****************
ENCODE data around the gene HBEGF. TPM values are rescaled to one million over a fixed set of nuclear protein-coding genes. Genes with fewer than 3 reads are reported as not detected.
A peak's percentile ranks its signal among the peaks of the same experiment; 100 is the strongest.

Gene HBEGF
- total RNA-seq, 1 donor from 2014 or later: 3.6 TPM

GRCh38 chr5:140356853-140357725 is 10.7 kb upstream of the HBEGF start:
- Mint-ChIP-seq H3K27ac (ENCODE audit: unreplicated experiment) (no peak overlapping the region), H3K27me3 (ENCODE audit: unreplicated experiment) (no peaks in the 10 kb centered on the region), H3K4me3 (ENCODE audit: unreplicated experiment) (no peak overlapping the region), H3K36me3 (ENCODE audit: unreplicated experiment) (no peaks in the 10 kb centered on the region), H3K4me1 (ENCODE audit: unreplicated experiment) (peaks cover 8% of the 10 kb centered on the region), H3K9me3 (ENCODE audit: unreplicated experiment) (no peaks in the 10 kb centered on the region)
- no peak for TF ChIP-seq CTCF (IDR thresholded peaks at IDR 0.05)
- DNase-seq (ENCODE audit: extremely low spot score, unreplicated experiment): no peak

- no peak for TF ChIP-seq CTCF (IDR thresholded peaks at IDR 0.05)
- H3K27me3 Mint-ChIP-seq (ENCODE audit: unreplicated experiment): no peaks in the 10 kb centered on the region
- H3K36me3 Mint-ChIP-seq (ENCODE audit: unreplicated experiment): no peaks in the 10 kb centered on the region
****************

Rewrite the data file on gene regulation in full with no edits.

ENCODE data around the gene HBEGF. TPM values are rescaled to one million over a fixed set of nuclear protein-coding genes. Genes with fewer than 3 reads are reported as not detected.
A peak's percentile ranks its signal among the peaks of the same experiment; 100 is the strongest.

Gene HBEGF
- total RNA-seq, 1 donor from 2014 or later: 3.6 TPM

GRCh38 chr5:140356853-140357725 is 10.7 kb upstream of the HBEGF start:
- Mint-ChIP-seq H3K27ac (ENCODE audit: unreplicated experiment) (no peak overlapping the region), H3K27me3 (ENCODE audit: unreplicated experiment) (no peaks in the 10 kb centered on the region), H3K4me3 (ENCODE audit: unreplicated experiment) (no peak overlapping the region), H3K36me3 (ENCODE audit: unreplicated experiment) (no peaks in the 10 kb centered on the region), H3K4me1 (ENCODE audit: unreplicated experiment) (peaks cover 8% of the 10 kb centered on the region), H3K9me3 (ENCODE audit: unreplicated experiment) (no peaks in the 10 kb centered on the region)
- no peak for TF ChIP-seq CTCF (IDR thresholded peaks at IDR 0.05)
- DNase-seq (ENCODE audit: extremely low spot score, unreplicated experiment): no peak

- no peak for TF ChIP-seq CTCF (IDR thresholded peaks at IDR 0.05)
- H3K27me3 Mint-ChIP-seq (ENCODE audit: unreplicated experiment): no peaks in the 10 kb centered on the region
- H3K36me3 Mint-ChIP-seq (ENCODE audit: unreplicated experiment): no peaks in the 10 kb centered on the region